In the mountains of Kenscoff, Mrs. Jane Wynn recently made part of her land available to a program that is helping farmers grasp innovative techniques in order to double their yields and increase their income - 1,500 farmers, to be exact.
The USAID-financed program is called WINNER, and its rural Center for Sustainable Development (CRDD) is what first caught the attention of Mrs. Wynn, a Haitian-American who saw an opportunity to both advance her ecological interest and the livelihoods of Kenscoff farmers.
Launched in 2009, WINNER is a five-year, $126 million USAID program managed mostly by Haitians and built on a network of over 25 farmers' associations in conjunction with the government and others to form public-private partnerships (PPPs).
Two months after her initial contacts, the Kenscoff CRDD was in place at the Wynn farm with a clear mission to give farmers the technical assistance to increase their productivity in sustainable ways. The Wynn farm includes various demonstration plots, which show farmers the differences between the traditional methods of production and good agricultural practices.
The crops are chosen in collaboration with the 25 area partner farmer associations so that the region's specificities are taken into account. "We had to see it to believe it!" confessed Pierre Paul Jules, now cultivating in rows after visiting the model farm.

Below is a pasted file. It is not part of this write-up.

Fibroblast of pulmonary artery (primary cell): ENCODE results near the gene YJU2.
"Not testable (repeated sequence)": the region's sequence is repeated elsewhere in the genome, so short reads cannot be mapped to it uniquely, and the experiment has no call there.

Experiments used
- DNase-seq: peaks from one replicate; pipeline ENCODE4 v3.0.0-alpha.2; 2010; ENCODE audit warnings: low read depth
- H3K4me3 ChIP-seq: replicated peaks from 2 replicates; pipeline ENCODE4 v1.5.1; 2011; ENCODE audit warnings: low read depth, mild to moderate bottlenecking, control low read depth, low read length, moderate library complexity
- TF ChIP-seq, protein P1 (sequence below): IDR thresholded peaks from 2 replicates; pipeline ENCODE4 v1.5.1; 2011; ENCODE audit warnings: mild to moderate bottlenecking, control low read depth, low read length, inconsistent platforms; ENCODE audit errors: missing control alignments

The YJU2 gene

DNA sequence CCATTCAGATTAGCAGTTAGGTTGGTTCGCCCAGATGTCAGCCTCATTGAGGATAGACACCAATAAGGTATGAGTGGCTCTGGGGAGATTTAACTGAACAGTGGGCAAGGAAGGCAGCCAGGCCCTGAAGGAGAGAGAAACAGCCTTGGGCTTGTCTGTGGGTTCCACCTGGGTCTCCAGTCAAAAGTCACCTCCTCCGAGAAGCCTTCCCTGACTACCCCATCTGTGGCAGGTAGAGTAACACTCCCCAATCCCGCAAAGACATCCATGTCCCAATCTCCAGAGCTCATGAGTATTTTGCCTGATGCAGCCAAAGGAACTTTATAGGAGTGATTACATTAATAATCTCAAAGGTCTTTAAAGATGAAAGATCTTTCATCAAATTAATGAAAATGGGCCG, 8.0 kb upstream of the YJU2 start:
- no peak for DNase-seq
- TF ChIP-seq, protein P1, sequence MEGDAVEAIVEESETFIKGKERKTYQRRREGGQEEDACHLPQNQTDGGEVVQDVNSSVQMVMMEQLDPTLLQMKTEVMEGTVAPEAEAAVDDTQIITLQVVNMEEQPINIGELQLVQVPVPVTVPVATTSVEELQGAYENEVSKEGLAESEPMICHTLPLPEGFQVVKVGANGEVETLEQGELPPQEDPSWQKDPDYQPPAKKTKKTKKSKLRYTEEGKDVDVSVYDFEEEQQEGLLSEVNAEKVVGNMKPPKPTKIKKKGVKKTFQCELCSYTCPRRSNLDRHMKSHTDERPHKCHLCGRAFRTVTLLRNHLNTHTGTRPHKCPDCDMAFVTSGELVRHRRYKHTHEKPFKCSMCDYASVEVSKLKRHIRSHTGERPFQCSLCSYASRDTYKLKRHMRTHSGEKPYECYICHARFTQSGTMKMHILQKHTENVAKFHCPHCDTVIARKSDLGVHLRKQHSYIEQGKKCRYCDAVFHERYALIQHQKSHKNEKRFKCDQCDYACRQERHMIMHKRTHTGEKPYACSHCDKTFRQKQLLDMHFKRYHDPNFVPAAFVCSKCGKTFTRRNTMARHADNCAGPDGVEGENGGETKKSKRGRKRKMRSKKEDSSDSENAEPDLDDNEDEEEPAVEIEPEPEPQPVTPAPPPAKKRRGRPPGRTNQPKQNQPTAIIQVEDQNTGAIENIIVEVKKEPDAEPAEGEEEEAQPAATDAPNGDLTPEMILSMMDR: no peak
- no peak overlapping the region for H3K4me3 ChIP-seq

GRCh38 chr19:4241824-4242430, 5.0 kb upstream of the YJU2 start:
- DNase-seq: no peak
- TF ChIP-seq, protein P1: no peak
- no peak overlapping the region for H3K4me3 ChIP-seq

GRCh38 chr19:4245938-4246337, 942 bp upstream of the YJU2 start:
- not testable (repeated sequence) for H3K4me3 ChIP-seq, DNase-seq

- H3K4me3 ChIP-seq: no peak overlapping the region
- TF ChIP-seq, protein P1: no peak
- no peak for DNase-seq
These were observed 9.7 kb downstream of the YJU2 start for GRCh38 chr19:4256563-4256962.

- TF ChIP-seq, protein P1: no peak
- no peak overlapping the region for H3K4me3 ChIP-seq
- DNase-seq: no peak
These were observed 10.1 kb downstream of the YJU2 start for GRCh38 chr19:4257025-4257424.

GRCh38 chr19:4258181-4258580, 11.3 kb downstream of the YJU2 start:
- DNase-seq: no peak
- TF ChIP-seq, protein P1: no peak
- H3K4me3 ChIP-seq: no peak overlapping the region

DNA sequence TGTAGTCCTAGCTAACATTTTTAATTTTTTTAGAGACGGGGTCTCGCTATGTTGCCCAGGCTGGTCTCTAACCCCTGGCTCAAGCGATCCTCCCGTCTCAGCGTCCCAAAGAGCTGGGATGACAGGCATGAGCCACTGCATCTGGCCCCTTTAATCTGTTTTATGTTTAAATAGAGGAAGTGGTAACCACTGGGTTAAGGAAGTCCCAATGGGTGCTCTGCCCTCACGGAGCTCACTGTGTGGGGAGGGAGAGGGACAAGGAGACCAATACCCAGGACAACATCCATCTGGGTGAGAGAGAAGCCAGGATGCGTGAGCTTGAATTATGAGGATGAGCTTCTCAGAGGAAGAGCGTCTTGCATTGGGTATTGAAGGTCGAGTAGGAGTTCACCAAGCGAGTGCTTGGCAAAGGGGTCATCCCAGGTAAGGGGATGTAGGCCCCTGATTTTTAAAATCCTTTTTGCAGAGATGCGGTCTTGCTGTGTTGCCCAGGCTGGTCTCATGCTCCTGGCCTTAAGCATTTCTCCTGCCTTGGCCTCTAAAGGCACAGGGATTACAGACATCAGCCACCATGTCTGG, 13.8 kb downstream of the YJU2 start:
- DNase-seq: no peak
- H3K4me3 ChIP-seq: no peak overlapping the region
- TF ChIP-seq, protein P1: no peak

Ousbel Louis, a member of a farmer association represented in the CRDD's management board, has made full use of the center as well. In addition to training on operating a tree nursery, Louis has developed an acute interest in vertical agriculture. He recently graduated as a master farmer with a specialization in vegetable production. "We are so privileged to have our own model modern farm to refer to," said Louis. "Development has to start with skilled citizens, so I will learn as many skills as WINNER is willing to impart."
And the efforts appear to be working: So far, five PPPs, reaching about 2,000 households, have been implemented. And last fall, Haiti farmlands yielded 0.8 metric tons of harvested beans-a 12-percent increase over previous years.
Last updated: January 20, 2015